Starry Internet: 200 Mbps for $50/mo.
Verizon 5G Home Internet Plans
Verizon's 5G home internet service is a recent addition to Los Angeles' competitive broadband options. was piloted around Downtown and Central Los Angeles, and launched to customers throughout the city in 2023.
The service offers 300–940 Mbps download speeds and 200–300 Mbps upload speeds for $50–70 per month, which is a flat rate including all the fees and WiFi equipment.
The issue with Verizon is similar to the issue with Starry: limited availability. While Verizon initially hyped the launch of 5G home internet as a replacement for cable, issues with coverage have slowed the rollout — even in Downtown LA. It's not yet clear if they'll continue the program, or pivot to focus exclusively on 5G mobile services.View Verizon 5G Plans
T-Mobile 5G Home Internet Plans
T-Mobile's fixed 5G service is essentially identical to Verizon's offering. With both, it's important to note that some work-related VPN services may not function. While they can be used as a backup, home offices are generally better off with wired service.View T-Mobile 5G Plans
Low Income Internet Programs For Los Angeles Residents
Low-income residents in the greater Los Angeles area can access low-cost internet service from all the major providers including Spectrum, AT&T, Frontier, and Cox Cable.
However, qualifying for these plans can be complicated if you don’t already participate in a program like SNAP or live in public housing.
One of the big potential benefits of some of these plans is the chance to get a free computer or a computer for a very low price. This can be an enormous benefit in a household where a computer would normally just be too expensive to consider.
Spectrum Low Income Internet Program For Los Angeles Residents
|Plan Name||Speed Down/Up||Monthly Price||WiFi Fee||Details|
|Spectrum Internet Assist||30/4 Mbps||$17.99/mo||$5/mo||View Plan|
Spectrum does not provide low income Internet services under the Federal or California Lifeline provisions. However, it does offer Spectrum Internet Assist.
Who Qualifies For Spectrum Internet Assist?
There are two qualifying groups for this service:
- Any family that has a student that uses the National School Lunch Program
- Any family that has a senior over the age of 65 that gets Supplemental Security Income
However, if you have any outstanding debts to Spectrum, Charter Spectrum or Time Warner Communications – they will not allow you to take Spectrum Internet Assist until these debts are cleared.
If you have previously had services from Charter, Spectrum, Time Warner or Bright House – you are in their coverage area. If you haven’t you may need to check on their website to see if your home is covered by the service – Spectrum is widely available throughout Los Angeles.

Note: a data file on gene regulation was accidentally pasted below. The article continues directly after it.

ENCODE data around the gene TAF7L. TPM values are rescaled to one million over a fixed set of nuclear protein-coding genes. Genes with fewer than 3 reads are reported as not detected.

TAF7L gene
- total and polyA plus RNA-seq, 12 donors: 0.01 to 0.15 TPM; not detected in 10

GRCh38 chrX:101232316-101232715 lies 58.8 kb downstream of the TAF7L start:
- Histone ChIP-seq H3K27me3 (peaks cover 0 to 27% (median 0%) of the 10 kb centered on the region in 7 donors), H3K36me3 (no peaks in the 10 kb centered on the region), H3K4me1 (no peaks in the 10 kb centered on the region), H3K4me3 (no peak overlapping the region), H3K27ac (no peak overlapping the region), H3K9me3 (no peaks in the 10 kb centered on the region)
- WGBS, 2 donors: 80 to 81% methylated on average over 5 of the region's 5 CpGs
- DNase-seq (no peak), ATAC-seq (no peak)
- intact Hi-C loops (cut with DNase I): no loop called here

AT&T Low Income Internet Program For Los Angeles Residents
|Plan Name||Speed Down/Up||Monthly Price||WiFi Fee||Details|
|AT&T Access 10||10/Variable Mbps||$10/mo||$0/mo||View Plan|
AT&T offers one of the lowest-cost low-income programs for Internet access in Los Angeles (and much of the US for that matter).
AT&T also offers services for people who qualify for Lifeline support — but the AT&T Access program which we are examining here is different and has more favorable terms, if you can qualify:
Who Qualifies For AT&T Access?
The qualification criteria for AT&T Access are:
- You must live in the AT&T coverage area
- One person in your household must be in receipt of food stamps on the SNAP program
However, as with Spectrum you must not have any outstanding debts incurred in the last six months to AT&T. We actually think that’s pretty reasonable – it’s much fairer than Spectrum’s lifetime exclusions, that’s for sure.
Frontier Low Income Internet Program For Los Angeles Residents
|Plan Name||Speed Down/Up||Monthly Price||WiFi Fee||Details|
|Frontier Fundamental Internet||12/1 Mbps||$14.99/mo||$5/mo||View Plan|
Frontier’s Low Income Internet program is possibly the best deal out there at the moment for low income individuals.
This should not be confused with Frontier’s Lifeline Internet plan which is also available. This is Frontier’s direct to consumer low-income plan, Fundamental Internet.
Who Qualifies For Frontier Fundamental Internet?
There are four ways to qualify for Frontier FI:
- If anyone in your family is a recipient of the US Supplemental Nutrition Assistance Program (CalFresh)
- If anyone in your home is a recipient of the Supplement Security Income (SSI) benefit
- If anyone in your home is on the Medi-Cal program
- If anyone in your family is on the Bureau of Indian Affairs Program
This is a broader range of qualifications than most other ISPs, making this plan overall more accessible.
Cox Communications Low Income Internet Program For Los Angeles Residents
|Plan Name||Speed Down/Up||Monthly Price||WiFi Fee||Details|
|Cox Connect2Compete||25/1 Mbps||$9.95/mo||$0/mo||View Plan|
Cox offers two different low income internet programs each with a different set of qualifying criteria to join.